Boston Consulting Group suggests that within 15 years China will be the largest market for autonomous (driverless) vehicles. Automated taxis will most likely lead the trend. A number of Chinese companies are working on these vehicles including the Internet company Leshi Internet Information & Technology, carmaker Great Wall Motors, and the search engine company Baidu. Elon Musk, the chief executive of Tesla, has predicted that completely self-driving cars may be on the road in the US in two to four years.

While world crude oil prices continue to flounder in the mid-$30 a barrel range, some analysts are concerned about five of the weakest crude oil exporters, known as the fragile five, which could easily suffer a political collapse and cease to export oil in the foreseeable future. These countries – Algeria, Iraq, Libya, Nigeria, and Venezuela – suffer from a variety of economic and geopolitical ills which could easily turn one or more into failed states unable to export much oil. Together they produce a total of about 10 million of oil per day (roughly what Saudi Arabia produces). They have little in the way of other revenues and, with the exception of Libya, do not have the large sovereign wealth funds that other oil exporters have accumulated in the last decade. They are currently selling much of their oil below the cost of production. Should one or more of these exporters collapse within the next two or three years, the global glut of stored crude could quickly be eliminated. If this is coupled with the coming impact of the ongoing massive reduction in capital expenditures by major oil companies to find and produce more oil, it is thought crude prices could be at much higher levels before we are very far into the next decade.

In Nigeria, lines of automobiles stretched for more than a kilometer last week in the capital Lagos because of a petrol shortage in sub-Saharan Africa’s largest crude oil-producing country. While officials promise a solution within a week, analysts say it will take longer to resolve a shortage they say is the product of longstanding refinery issues and pipeline outages.

The US Energy Information Agency reported that the costs of drilling new shale oil wells in the US last year were 25-30% lower than in 2012. The cost decline was due to greater efficiencies as well as lower labour costs.

The International Energy Agency said it expects that Iran can increase its crude oil supply by some 500,000 barrels per day but that getting to its goal of a 1 million b/d increase will take time and money to drill new oil fields.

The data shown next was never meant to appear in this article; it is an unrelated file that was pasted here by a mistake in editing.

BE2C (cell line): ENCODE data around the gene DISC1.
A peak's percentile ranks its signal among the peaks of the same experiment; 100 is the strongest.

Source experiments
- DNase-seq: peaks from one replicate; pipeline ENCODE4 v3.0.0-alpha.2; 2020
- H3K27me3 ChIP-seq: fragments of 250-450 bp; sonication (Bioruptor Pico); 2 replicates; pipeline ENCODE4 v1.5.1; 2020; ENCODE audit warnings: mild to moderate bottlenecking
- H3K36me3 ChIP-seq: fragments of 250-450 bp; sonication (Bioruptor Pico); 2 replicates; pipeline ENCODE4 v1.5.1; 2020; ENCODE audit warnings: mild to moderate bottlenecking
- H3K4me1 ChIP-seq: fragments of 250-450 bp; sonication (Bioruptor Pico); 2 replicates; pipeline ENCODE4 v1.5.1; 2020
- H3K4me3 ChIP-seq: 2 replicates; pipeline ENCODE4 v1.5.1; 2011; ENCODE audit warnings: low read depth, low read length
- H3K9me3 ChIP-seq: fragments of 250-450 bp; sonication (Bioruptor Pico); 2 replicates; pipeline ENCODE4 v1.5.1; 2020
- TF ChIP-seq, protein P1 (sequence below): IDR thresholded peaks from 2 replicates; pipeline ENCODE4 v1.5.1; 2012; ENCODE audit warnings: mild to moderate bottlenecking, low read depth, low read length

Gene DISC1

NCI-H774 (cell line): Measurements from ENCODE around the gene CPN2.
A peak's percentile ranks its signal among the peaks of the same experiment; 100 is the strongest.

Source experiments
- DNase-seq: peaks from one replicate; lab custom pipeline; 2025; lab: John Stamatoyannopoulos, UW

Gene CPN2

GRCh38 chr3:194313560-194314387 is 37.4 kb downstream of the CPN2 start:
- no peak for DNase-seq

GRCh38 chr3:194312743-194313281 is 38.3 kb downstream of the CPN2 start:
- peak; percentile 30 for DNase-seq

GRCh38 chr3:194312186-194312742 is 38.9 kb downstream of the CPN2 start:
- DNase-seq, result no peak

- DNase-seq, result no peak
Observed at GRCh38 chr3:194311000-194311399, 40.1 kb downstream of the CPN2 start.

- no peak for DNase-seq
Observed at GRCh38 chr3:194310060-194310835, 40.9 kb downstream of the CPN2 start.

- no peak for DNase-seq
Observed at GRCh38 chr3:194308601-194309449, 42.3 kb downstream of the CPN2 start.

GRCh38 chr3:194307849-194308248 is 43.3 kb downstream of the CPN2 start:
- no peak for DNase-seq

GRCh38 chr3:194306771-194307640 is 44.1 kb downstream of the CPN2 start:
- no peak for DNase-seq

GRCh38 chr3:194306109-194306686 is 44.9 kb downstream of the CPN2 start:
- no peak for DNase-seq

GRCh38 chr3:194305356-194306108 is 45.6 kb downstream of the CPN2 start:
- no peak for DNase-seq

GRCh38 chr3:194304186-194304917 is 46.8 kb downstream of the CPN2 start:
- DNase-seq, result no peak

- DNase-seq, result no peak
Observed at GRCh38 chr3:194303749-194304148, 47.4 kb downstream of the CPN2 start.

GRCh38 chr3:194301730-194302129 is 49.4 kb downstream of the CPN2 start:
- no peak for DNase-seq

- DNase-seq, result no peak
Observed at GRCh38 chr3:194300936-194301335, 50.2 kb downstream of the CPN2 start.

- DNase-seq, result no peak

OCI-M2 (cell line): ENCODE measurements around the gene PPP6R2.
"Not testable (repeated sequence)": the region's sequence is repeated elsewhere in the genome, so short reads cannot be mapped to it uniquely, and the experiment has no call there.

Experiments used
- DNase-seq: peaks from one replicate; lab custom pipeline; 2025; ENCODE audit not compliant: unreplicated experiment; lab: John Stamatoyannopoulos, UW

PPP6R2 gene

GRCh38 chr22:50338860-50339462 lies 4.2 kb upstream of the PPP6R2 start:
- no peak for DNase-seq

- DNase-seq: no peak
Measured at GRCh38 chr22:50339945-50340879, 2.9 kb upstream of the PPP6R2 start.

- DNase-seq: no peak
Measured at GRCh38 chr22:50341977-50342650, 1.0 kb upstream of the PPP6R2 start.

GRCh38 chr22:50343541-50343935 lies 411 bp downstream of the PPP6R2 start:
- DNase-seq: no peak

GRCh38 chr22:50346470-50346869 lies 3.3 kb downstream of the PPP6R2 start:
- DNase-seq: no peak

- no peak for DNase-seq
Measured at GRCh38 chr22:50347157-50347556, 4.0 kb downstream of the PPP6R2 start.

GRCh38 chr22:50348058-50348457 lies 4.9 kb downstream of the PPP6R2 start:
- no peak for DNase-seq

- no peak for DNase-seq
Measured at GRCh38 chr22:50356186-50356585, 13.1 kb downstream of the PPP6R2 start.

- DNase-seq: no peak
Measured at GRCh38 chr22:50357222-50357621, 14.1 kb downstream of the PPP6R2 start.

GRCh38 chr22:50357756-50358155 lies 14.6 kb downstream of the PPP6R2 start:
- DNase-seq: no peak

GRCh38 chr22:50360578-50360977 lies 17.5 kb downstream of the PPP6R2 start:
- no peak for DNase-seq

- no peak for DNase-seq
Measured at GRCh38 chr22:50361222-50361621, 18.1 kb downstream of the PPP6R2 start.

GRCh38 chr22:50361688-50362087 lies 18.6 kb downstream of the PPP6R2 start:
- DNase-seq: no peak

Mexico’s proven crude oil and natural gas reserves declined 21% last year as world oil prices dropped and new discoveries were modest. Proven oil reserves fell to 7.64 billion barrels from 9.71 billion barrels, and natural gas reserves fell to 12.651 trillion cubic feet from 15.291 trillion cubic feet.

The world’s largest oil companies are draining their petroleum reserves faster than they are replacing them. In 2015, the seven biggest publicly traded Western energy companies, including Exxon Mobil Corp. and Royal Dutch Shell, replaced just 75% of the oil and natural gas they pumped.

The Saudi Arabian government plans to set up a $2 trillion “Public Investment Fund” that will aid in diversifying the economy into new sources of revenue in a post-oil era. The fund, which would raise 50% of its capital from abroad, would become the main source of revenue for the Saudi government. Some question whether the Saudis have waited too long to start a major diversification of its economy given the country has few other natural resources, has rapid population growth, and cannot feed itself.

The International Energy Agency forecasts the demand for gasoline in China will likely grow by nearly 7% a year for the rest of the decade, despite efforts to move as many drivers into electric cars as possible to counter pollution in large cities.

Israel’s Supreme Court ruled against an agreement to develop and export that country’s newly discovered offshore natural gas reserves. The Court called the deal unconstitutional, citing a clause in its framework that gave energy companies pricing and regulatory stability for ten years regardless of potential shifts in the government. The Court said the government did not have the authority to make such a long-term deal, which would bind its successors, especially “when the issue at hand is a matter of real political controversy.” The deal will be suspended for one year, to allow for revisions. The gigantic natural gas finds have the potential of making Israel and major energy exporter in the Mediterranean.


Tags: , , , , , , , , , , , , , , , ,